Emergency transboundary outbreak pest (ETOP) situation bulletin for April with a forecast through mid-June 2022.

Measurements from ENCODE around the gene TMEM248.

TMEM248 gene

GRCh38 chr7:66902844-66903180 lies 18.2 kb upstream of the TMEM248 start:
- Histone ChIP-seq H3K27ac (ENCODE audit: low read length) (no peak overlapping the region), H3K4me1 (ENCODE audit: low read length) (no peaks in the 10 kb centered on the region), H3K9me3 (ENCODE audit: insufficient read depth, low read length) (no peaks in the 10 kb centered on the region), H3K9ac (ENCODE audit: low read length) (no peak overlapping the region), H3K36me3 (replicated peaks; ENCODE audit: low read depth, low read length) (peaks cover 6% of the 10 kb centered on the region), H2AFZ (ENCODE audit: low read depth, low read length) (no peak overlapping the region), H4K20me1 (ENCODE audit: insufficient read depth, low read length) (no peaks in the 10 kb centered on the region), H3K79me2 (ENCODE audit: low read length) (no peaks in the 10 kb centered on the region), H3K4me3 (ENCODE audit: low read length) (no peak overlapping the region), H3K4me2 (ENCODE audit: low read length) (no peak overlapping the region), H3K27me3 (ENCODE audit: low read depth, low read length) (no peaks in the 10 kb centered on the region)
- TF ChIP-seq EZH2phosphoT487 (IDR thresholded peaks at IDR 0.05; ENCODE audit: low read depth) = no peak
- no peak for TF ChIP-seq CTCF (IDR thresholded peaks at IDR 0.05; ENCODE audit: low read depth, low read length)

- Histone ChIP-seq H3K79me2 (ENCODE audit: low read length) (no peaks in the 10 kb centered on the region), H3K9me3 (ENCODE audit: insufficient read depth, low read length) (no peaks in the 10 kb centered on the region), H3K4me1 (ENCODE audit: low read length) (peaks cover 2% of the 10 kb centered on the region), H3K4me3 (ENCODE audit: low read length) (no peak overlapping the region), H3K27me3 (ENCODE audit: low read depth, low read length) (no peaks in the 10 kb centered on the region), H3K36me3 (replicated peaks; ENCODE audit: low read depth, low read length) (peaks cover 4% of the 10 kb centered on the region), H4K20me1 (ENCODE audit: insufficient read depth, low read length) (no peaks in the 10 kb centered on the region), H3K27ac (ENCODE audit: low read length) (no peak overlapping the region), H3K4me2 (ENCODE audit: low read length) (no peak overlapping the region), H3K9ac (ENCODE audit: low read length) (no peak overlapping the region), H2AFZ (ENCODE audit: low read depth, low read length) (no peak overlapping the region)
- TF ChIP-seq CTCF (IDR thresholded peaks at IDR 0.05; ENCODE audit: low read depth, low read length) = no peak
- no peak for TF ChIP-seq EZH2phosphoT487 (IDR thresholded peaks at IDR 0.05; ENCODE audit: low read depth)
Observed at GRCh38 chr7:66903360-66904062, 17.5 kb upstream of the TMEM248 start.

The Desert Locust (Schistoseca gregaria - SGR1): The desert locust (SGR) situation remained calm in April in the Central Outbreak Region (COR), and only a few isolated immature swarms were treated on 30 ha in southern Ethiopia, and hoppers were treated on 340 ha on the southern Red Sea coast in Egypt. Isolated adults prevailed in a few places on the Gulf of Aden coast in Yemen. Overall ecological conditions remained dry, and no locusts were reported elsewhere in COR. The Western outbreak region (WOR) remained calm. In the Eastern outbreak region (EOR), only few isolated adults and hoppers were detected in coastal areas of southeast Iran and southwest Pakistan. Forecast: Ecological conditions continue drying up in COR causing locust numbers to further decline. Escapee locusts from southern Ethiopia will likely move northward to the Somali administrative region and likely breed on a small-scale in areas where soil is moist, and vegetation is green in areas where rainfall occurs. The southern coast of Yemen will experience a decline in locust numbers with vegetation continue drying out and adults moving to the interior where breeding may commence at the foothills of rainfall. Low numbers of solitary adults may appear in areas of recent rainfall in the interior of Saudi Arabia, but breeding is expected to be limited with the rise in temperature and drying up of vegetation. Poor rain is expected to limit any SGR developments during the forecast period in Saudi Arabia and Yemen and significant development is unlikely in COR in general during the forecast period. In WOR, low numbers of adults may persist in northern Mali and Niger, but significant developments are unlikely in the region during the forecast period. In EOR, isolated adults may appear, but poor rain in the following month will significantly suppress any breeding through June. The forecast for above normal summer rains from July to September may cause some breeding with a potential increase in SGR numbers in Sahel Africa, the Horn and Yemen, but significant developments are unlikely and additional breeding is not expected in primary breeding areas elsewhere, including in the EOR. Red (Nomadic) Locust (Nomadacris septemfasciata) (NSE): NSE swarms are expected to have begun developing in the primary outbreak areas in Malawi, Mozambique, Tanzania, and Zambia. African Migratory Locust (Locusta migratoria migratorioides) (AML): Isolated populations of AML persisted in Zambia and low populations of adults and hoppers were detected in multiple provinces in Zimbabwe. Malagasy locust (Locust migratoria capito) (LMC): In Madagascar, aerial and ground survey and control operations continued against hopper groups and bands and immature and mature adults. Tree Locusts, Anacridium spp. (ASP): ASP activities were not reported during this month. Central American Locust, Schistocerca piceiferons (CAL): The CAL situation remained generally calm in Mexico and Central America where a few solitary adults are expected to have started mating. South American Locust, Schistocerca cancellata (SAL): No update was received at the time this bulletin was compiled. Italian (CIT), Moroccan (DMA), and Asian Migratory Locusts (LMI): DMA hatching began early March in Tajikistan and from mid- to late March in Afghanistan and Uzbekistan. CIT is expected to have begun hatching towards the end of April. LMI activities were not expected during April. Fall Armyworm (Spodoptera frugiperda, J. E. Smith) (FAW): FAW infestations continued affecting maize in several counries/districts in Kenya and Tanzania respectively, and control operations were launched by the affected farmers with assistance from their respective line Ministries. African Armyworm (Spodoptera exempta) (AAW): AAW outbreaks were reported in nine districts in Tanzania and 33 counties in Kenya where affected farmers carry out control operations with support from their respective MoAs. Quelea species (QSP): QSP outbreaks were reported in several districts in Tanzania where control operations treated 745 ha. The pest was reported attacking sorghum and millet crops in several provinces in Zimbabwe. In Kenya QSP was reported attacking rice, and plans were in progress to control the pest. Active surveillance, monitoring and timely preventive and curative control as well as timely sharing of information on ETPs remain critical to abate the threats ETOPs pose to food security and livelihoods of vulnerable communities. USAID/BHA/TPQ regularly monitors ETOPs in close collaboration with its global network of National MoA PPDs/DPVs/PHSs, regional and international pest monitoring and control entities, FAO, CLCPRO, CRC, DLCO-EA, and IRLCO-CSA, and research centers, academia, private sector, NGOs and others, and issues monthly analytical ETOP Bulletins to stakeholders (please refer to list of acronyms on the last pages).